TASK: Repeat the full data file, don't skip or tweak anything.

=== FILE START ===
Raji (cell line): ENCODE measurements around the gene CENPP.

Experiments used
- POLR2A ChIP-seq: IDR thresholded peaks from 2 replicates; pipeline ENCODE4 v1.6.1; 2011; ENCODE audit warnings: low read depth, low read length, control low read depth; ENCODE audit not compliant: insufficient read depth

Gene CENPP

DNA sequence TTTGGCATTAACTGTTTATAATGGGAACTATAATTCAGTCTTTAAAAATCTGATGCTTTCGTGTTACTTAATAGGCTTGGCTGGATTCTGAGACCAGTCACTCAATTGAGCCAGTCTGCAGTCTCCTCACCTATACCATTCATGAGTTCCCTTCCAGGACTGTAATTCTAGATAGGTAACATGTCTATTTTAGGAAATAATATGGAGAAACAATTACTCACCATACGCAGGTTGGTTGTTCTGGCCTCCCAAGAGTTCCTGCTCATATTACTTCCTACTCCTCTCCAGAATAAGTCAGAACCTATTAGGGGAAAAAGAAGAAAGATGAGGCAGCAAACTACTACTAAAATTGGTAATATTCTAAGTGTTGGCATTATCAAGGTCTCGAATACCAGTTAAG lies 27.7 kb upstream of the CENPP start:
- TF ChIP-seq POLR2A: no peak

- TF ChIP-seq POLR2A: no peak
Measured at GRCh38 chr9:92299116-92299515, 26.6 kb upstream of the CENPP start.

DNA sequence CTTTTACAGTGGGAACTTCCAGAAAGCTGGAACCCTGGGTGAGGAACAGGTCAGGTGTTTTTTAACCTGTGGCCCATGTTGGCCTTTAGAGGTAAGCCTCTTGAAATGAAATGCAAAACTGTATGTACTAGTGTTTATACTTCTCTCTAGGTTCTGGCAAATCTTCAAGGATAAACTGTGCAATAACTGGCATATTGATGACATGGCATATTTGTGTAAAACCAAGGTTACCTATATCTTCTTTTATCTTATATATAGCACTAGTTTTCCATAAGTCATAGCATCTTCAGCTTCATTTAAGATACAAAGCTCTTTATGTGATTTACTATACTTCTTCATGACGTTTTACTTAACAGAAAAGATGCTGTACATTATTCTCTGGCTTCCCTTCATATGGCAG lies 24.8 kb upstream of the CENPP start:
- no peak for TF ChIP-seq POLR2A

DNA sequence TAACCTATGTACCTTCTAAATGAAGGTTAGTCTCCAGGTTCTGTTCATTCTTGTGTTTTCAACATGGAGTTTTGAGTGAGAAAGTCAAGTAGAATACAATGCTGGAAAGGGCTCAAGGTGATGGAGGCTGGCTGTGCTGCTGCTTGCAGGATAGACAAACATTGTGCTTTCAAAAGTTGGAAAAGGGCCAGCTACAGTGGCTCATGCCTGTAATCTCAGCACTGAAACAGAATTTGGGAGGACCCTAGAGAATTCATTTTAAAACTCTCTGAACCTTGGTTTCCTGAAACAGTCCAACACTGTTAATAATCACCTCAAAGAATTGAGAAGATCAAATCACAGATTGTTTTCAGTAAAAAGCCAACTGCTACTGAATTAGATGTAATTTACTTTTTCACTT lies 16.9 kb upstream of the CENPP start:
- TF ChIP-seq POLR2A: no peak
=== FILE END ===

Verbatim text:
Raji (cell line): ENCODE measurements around the gene CENPP.

Experiments used
- POLR2A ChIP-seq: IDR thresholded peaks from 2 replicates; pipeline ENCODE4 v1.6.1; 2011; ENCODE audit warnings: low read depth, low read length, control low read depth; ENCODE audit not compliant: insufficient read depth

Gene CENPP

DNA sequence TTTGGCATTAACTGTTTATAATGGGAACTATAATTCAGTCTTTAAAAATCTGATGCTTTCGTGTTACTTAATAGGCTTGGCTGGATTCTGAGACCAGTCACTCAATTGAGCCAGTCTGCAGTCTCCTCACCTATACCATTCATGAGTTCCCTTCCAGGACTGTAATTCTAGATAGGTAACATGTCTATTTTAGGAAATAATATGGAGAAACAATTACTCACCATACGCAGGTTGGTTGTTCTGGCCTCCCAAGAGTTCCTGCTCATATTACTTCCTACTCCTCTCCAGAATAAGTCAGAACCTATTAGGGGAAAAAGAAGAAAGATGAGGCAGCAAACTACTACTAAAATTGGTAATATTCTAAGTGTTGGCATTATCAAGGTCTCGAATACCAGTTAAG lies 27.7 kb upstream of the CENPP start:
- TF ChIP-seq POLR2A: no peak

- TF ChIP-seq POLR2A: no peak
Measured at GRCh38 chr9:92299116-92299515, 26.6 kb upstream of the CENPP start.

DNA sequence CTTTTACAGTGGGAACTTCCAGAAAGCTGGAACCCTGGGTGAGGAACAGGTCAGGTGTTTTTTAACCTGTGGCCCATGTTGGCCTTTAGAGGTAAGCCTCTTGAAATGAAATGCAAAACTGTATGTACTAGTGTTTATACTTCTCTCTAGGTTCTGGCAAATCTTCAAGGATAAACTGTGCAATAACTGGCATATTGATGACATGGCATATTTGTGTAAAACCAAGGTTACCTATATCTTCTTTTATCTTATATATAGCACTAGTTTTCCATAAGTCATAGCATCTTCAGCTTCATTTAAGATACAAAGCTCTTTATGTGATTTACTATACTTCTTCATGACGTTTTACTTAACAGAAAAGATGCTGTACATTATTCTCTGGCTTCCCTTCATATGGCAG lies 24.8 kb upstream of the CENPP start:
- no peak for TF ChIP-seq POLR2A

DNA sequence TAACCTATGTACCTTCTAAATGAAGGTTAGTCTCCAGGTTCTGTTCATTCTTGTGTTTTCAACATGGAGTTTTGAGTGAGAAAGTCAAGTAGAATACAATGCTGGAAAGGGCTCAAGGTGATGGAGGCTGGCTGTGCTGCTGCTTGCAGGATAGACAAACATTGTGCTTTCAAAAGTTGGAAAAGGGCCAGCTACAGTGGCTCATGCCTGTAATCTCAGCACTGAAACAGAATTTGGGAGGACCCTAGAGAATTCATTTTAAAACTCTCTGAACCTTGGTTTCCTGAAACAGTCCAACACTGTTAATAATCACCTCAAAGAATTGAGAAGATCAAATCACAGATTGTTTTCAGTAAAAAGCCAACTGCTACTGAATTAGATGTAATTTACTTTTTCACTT lies 16.9 kb upstream of the CENPP start:
- TF ChIP-seq POLR2A: no peak